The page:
The Antarctic Musical Tradition (AKA: NYE 2002)

What do people do when they are trapped with no possibility of escape or parole? An Antarctica station is not all that different from an old gulag in this respect; you’re welcome to try to flee, but the surrounding environment will kill you more surely than any guard will. To keep this properly nerdy, let’s have a quick word from the Warden of BEAUTIFUL Rura Penthe!

So, now that you have the proper vision of Antarctica as a frozen prison in your head, the leisure activities of choice are just what you’d expect in modern prison, e.g. weightlifting, art, reading, gambling, and music. As I recall from my tour of Alcatraz, one of the greatest privileges a prisoner could be granted was a musical instrument. Per the Institution Rules & Regulations of Alcatraz (1955):

46. MUSIC RULES: Musical instruments may be purchased if approved by the Associate Warden. Guitars and other stringed instruments may be played in the cellhouse in a QUIET manner only between the hours of 5:30 P.M. and 7:00 P.M. No singing or whistling accompaniments will be tolerated. Any instrument which is played in an unauthorized place, manner, or time will be confiscated and the inmate placed on a disciplinary report. Wind instruments, drums and pianos will be played in the band or Orchestra Rooms on Saturdays, Sundays and Holidays. At no time will you play any wind instrument in the cellhouse. Permission to play instruments in the Band, Orchestra or bathrooms may be granted by the Associate Warden to inmates in good standing. The Band room is a privilege and permission to play there must be requested from the Associate Warden. A limited number of inmates may be allowed to take musical instruments to and from the recreation yard. Permission must first be obtained from the Associate Warden. No inmate on “idle” status or on “report” or restricted will be allowed to use the Band Room, Orchestra Room or to take instruments to the yard. An inmate whose musical privileges have been restricted or revoked shall be removed from all musical lists, and his instrument stored in “A” Block until otherwise authorized by the Associate Warden. No inmate is allowed to give, sell, trade, exchange, gamble, loan or otherwise dispose of his personal or institutional instrument or to receive such from another inmate. Institutional instruments may be loaned to inmates in good standing upon the approval of the Associate Warden. All instruments will be listed on personal property cards. Institutional instruments shall be listed as “On Loan” from the institution, together with the date of the loan and the identification number of the instrument. Surplus parts for musical instruments together with and including extra sets of guitar strings shall be kept in “A” Block. Guitar strings shall be purchased in the regular manner and stored in “A” Block until needed. An old set of strings must be turned in to the cellhouse Officer to draw a new set.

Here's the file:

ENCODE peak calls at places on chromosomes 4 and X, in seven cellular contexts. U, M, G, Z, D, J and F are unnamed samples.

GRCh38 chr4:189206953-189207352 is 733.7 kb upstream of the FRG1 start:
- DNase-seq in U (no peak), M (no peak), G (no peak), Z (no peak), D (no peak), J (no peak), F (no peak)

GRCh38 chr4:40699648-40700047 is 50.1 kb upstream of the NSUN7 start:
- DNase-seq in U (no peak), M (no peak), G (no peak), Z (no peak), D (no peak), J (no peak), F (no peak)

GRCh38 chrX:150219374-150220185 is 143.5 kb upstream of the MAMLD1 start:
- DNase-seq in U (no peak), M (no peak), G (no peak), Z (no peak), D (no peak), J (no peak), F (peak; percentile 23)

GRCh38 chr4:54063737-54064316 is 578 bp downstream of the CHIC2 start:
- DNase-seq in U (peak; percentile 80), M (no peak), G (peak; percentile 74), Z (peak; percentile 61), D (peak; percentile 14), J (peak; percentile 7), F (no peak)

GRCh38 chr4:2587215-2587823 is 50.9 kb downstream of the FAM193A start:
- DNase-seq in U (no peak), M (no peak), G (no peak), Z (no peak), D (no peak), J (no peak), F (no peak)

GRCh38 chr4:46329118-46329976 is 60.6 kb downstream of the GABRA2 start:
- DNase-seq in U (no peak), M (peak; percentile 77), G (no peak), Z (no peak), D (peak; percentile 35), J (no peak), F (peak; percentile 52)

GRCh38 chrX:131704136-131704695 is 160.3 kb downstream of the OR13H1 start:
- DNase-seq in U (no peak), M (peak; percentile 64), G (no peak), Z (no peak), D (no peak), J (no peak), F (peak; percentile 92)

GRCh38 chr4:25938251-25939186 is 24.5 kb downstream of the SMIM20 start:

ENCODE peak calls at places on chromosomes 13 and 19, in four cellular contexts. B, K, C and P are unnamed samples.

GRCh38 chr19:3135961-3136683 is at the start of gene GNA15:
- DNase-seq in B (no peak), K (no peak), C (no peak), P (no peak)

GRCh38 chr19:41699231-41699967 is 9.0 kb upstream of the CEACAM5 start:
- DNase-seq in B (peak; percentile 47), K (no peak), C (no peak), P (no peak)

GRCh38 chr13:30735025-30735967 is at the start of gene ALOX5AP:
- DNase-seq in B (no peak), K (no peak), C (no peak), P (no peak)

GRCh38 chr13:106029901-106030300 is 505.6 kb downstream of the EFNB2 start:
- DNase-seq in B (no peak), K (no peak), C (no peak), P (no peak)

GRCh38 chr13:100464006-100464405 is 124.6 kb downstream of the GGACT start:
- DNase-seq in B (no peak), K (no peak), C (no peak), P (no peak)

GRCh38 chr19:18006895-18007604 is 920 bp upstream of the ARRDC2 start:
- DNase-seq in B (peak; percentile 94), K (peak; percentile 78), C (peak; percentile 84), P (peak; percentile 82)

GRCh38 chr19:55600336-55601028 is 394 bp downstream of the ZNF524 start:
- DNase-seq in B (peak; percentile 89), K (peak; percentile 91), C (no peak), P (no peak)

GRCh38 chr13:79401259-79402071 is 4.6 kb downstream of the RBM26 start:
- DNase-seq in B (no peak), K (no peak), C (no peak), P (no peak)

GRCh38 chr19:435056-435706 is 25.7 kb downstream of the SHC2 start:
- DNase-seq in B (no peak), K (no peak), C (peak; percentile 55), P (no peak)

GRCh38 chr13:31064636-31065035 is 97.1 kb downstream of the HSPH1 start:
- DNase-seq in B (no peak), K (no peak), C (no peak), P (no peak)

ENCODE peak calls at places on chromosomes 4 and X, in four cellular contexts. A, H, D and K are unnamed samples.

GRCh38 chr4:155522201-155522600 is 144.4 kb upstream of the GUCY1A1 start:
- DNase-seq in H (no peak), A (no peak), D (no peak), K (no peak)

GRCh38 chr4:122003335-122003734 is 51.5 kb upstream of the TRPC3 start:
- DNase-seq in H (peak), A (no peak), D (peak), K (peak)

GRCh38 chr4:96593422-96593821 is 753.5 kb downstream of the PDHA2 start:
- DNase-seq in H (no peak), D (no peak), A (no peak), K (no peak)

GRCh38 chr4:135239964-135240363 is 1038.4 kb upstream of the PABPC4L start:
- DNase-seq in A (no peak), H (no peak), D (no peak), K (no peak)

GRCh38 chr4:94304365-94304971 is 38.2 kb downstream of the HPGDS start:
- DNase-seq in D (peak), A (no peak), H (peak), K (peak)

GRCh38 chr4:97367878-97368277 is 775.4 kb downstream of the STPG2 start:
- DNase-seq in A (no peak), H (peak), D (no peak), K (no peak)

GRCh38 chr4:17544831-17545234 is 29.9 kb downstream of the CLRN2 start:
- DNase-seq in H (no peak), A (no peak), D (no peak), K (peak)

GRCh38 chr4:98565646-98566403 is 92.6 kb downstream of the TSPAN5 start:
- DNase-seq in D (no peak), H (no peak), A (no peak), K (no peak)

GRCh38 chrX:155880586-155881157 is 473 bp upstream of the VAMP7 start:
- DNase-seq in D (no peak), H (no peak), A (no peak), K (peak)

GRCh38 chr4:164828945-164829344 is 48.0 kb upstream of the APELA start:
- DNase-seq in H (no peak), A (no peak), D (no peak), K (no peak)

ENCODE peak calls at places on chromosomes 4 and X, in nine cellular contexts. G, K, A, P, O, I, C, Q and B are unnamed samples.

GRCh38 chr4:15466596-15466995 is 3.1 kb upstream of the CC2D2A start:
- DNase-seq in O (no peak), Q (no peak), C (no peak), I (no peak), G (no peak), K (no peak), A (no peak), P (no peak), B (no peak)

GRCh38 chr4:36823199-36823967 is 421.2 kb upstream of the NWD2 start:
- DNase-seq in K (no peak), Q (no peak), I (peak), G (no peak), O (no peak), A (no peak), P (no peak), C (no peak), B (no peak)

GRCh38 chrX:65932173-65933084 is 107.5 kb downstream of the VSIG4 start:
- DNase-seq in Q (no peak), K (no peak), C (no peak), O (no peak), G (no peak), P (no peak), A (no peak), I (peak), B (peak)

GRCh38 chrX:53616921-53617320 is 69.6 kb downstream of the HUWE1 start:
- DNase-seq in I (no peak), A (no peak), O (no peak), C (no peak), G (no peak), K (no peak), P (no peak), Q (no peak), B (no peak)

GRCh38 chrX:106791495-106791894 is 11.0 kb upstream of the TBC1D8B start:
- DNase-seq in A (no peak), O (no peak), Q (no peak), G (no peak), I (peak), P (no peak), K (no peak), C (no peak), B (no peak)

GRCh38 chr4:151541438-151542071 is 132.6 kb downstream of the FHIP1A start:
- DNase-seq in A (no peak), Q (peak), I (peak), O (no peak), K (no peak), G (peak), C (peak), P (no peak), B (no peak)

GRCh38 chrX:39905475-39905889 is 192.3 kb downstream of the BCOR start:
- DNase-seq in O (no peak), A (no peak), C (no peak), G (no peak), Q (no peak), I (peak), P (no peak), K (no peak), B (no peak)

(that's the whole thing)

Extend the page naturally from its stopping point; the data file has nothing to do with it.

South Pole Station’s rule was a little simpler: “Play it in the Music Room, or play it outside.” Given the choice, most people chose to stick to the small room in the Skylab tower of the Dome. I do know for a fact that at least one person decided that the Ceremonial Pole needed some mindblowing riffs with the Stratocaster and portable amp. Because if you can ROCK at the bottom of the Earth, you can ROCK anywhere.

But every year, people come to Antarctica with disparate musical abilities, some with their instruments. The IT guy from the previous post, arrived at Pole with his banjo and mixing turntable, presciently predicting the musical future eight years later. When you put more than two people and musical instruments together someone decides it’s a good idea to form a band. And, as we all know, the very first thing you do when you form a band is name it. Generally, the bands have US Antarctic Program topical names. A few samplings: NPX (the airport designator for Amundsen-Scott South Pole Station), Clear and Copious (what the urine of a well-hydrated Polie should be), NPQ (“Not Physically Qualified”, justification from the screening period to not go south and/or stay the winter).

These bands were were ephemeral creatures of the Ice, disintegrating as people left the continent. While they were there though, they were an invaluable part of station festivities. Heck, this is been the case since the dawn of exploration when the harmonica quartet was an important part of sanity for Shackleton’s crew. The Scots cannae help but bring the pipes.